Self-efficacy beliefs predict sustained long-term sick absenteeism in individuals with chronic musculoskeletal pain
2007 (English)In: Pain Practice, ISSN 1530-7085, E-ISSN 1533-2500, Vol. 7, no 3, 234-240 p.Article in journal (Refereed) Published
Recovery beliefs are assumed to predict rehabilitation outcomes and return-to-work in various clinical conditions but are less frequently assessed in musculoskeletal disorders. We tested the hypothesis that recovery beliefs constitute a risk factor for sustained long-term sick absenteeism in men and women suffering from nonspecific chronic musculoskeletal disorders. A total of 233 subjects with a recent or ongoing experience of long-term sick leave were included in a prospective design. Subjects answered a postal baseline questionnaire and were followed up via register data for 1 year. Multivariate logistic regression analyses indicated that subjects with negative recovery beliefs (OR: 2.41; CI: 1.22–4.77), low sense of mastery (OR: 2.08; CI: 1.27–3.40), perceived high mental demands at work (OR: 1.77; CI: 1.05–2.99), and prior experiences of long-term sick absenteeism (OR: 1.86; CI: 1.02–3.37) had an increased probability of receiving sickness benefits at follow-up. We conclude that prolonged sickness absence contributes strongly to increase patients' sense of helplessness, lower self-efficacy, and hinder future work return. To improve work return, patients' maladaptive beliefs should be clarified and challenged early in the rehabilitation process.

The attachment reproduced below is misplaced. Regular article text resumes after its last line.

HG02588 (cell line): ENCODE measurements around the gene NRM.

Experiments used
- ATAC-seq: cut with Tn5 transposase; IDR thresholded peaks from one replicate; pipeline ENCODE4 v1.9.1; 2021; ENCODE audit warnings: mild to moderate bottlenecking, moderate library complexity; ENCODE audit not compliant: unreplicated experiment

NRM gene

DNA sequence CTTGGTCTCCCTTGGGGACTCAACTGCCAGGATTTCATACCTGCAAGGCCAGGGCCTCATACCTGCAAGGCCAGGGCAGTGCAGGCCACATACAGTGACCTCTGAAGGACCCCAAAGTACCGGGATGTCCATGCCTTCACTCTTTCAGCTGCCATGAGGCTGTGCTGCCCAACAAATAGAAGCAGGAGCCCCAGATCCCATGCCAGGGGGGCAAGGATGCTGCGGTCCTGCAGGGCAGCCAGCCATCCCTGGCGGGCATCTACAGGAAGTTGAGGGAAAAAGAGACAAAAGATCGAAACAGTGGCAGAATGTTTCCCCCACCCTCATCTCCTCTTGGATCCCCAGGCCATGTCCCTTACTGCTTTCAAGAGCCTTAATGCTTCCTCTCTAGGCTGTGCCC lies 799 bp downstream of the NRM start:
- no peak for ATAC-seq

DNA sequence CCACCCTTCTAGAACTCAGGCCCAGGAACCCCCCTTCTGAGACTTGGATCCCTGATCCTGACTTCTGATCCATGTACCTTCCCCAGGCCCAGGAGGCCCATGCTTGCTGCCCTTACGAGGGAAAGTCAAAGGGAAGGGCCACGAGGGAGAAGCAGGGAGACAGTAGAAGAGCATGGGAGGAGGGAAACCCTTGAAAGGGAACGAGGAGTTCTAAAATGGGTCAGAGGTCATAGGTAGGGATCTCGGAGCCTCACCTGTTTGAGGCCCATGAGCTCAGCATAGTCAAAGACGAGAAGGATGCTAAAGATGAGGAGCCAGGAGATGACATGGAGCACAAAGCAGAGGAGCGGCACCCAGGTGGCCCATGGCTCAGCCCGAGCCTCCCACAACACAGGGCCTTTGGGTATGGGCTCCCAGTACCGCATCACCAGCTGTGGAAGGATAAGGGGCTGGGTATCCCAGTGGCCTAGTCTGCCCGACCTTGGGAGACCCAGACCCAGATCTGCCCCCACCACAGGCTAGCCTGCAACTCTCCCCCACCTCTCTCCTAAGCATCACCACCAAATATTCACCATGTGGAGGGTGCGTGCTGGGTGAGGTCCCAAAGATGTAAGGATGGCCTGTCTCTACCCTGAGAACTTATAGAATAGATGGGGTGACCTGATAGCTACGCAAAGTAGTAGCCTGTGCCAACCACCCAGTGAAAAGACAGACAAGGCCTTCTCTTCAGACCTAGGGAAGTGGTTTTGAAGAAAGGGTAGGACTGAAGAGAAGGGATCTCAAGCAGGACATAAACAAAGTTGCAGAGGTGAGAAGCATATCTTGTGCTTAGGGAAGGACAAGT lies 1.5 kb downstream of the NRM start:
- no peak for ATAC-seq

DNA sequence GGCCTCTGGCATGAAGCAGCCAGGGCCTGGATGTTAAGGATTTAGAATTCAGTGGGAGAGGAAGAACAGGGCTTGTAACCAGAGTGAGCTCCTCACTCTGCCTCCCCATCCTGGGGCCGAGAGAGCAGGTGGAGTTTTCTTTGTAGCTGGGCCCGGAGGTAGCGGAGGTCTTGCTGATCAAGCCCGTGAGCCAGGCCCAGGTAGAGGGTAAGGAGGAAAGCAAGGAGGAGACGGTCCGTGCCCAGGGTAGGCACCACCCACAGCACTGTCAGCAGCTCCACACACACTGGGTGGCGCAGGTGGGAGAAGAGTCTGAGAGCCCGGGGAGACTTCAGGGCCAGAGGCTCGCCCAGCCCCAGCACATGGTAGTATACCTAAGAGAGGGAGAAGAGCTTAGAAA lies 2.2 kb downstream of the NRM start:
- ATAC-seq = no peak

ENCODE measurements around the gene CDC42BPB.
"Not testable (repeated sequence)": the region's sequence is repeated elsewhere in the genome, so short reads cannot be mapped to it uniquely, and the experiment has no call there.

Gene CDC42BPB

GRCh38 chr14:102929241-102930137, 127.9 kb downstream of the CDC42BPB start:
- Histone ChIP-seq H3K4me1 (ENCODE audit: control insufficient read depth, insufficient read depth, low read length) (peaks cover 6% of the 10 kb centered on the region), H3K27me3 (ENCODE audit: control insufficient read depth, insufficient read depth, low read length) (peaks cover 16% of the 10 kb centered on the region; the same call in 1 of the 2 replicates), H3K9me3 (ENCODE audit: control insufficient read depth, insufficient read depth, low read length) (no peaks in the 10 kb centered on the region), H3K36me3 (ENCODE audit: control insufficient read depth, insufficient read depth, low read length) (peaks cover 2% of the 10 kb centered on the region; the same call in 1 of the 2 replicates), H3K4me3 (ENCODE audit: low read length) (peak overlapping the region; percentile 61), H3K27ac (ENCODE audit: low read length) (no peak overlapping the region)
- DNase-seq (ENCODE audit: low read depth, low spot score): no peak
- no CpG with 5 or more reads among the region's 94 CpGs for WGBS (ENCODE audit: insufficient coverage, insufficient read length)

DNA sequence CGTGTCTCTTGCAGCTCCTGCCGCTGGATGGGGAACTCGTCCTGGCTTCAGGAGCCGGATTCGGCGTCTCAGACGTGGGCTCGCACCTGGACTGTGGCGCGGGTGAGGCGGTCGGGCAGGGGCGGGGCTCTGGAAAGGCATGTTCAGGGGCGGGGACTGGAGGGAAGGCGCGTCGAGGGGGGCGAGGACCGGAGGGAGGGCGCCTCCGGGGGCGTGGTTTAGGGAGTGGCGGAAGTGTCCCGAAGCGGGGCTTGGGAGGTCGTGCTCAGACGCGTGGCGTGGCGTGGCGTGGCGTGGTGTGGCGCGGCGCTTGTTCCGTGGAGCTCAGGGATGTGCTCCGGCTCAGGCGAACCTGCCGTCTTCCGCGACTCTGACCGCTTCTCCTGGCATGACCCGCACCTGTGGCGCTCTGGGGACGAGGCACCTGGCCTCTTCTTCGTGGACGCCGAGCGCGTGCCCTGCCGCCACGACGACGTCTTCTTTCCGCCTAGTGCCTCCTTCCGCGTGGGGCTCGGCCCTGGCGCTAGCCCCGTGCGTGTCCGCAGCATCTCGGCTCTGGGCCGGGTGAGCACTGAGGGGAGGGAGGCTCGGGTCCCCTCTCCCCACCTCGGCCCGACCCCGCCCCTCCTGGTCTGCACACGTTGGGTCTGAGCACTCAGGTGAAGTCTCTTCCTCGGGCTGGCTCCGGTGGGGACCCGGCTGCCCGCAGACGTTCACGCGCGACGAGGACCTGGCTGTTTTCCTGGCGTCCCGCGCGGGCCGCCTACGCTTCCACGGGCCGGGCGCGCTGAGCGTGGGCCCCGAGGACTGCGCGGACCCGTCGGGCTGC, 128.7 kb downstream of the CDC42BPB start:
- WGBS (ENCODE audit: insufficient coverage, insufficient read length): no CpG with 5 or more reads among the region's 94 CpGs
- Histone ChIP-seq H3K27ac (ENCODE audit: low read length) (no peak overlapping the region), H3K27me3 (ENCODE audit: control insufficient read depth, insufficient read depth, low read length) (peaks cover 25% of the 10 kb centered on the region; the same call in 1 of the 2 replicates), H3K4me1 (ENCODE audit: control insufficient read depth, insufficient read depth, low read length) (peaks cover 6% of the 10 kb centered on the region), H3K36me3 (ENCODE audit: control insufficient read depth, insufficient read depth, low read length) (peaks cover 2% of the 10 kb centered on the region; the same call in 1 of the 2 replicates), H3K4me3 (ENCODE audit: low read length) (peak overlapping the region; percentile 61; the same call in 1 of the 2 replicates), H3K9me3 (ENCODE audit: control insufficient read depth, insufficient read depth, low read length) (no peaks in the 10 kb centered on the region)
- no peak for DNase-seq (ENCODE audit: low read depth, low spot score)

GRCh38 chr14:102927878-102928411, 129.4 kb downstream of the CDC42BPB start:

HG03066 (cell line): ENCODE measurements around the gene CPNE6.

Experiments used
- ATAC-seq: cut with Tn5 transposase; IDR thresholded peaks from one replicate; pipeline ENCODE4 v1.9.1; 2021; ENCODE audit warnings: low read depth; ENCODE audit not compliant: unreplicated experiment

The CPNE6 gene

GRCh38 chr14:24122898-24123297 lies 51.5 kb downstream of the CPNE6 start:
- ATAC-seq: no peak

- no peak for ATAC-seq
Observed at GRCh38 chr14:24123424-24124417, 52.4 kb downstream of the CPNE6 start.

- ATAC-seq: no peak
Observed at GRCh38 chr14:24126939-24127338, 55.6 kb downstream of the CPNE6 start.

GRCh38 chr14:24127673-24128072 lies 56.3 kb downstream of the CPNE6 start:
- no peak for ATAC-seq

Place, publisher, year, edition, pages
2007. Vol. 7, no 3, 234-240 p.
musculoskeletal disorders recovery beliefs return-to-work self-efficacy sickness absence
IdentifiersURN: urn:nbn:se:su:diva-24386DOI: 10.1111/j.1533-2500.2007.00134.xOAI: oai:DiVA.org:su-24386DiVA: diva2:197425
Part of urn:nbn:se:su:diva-69922007-08-132007-08-132010-07-12Bibliographically approved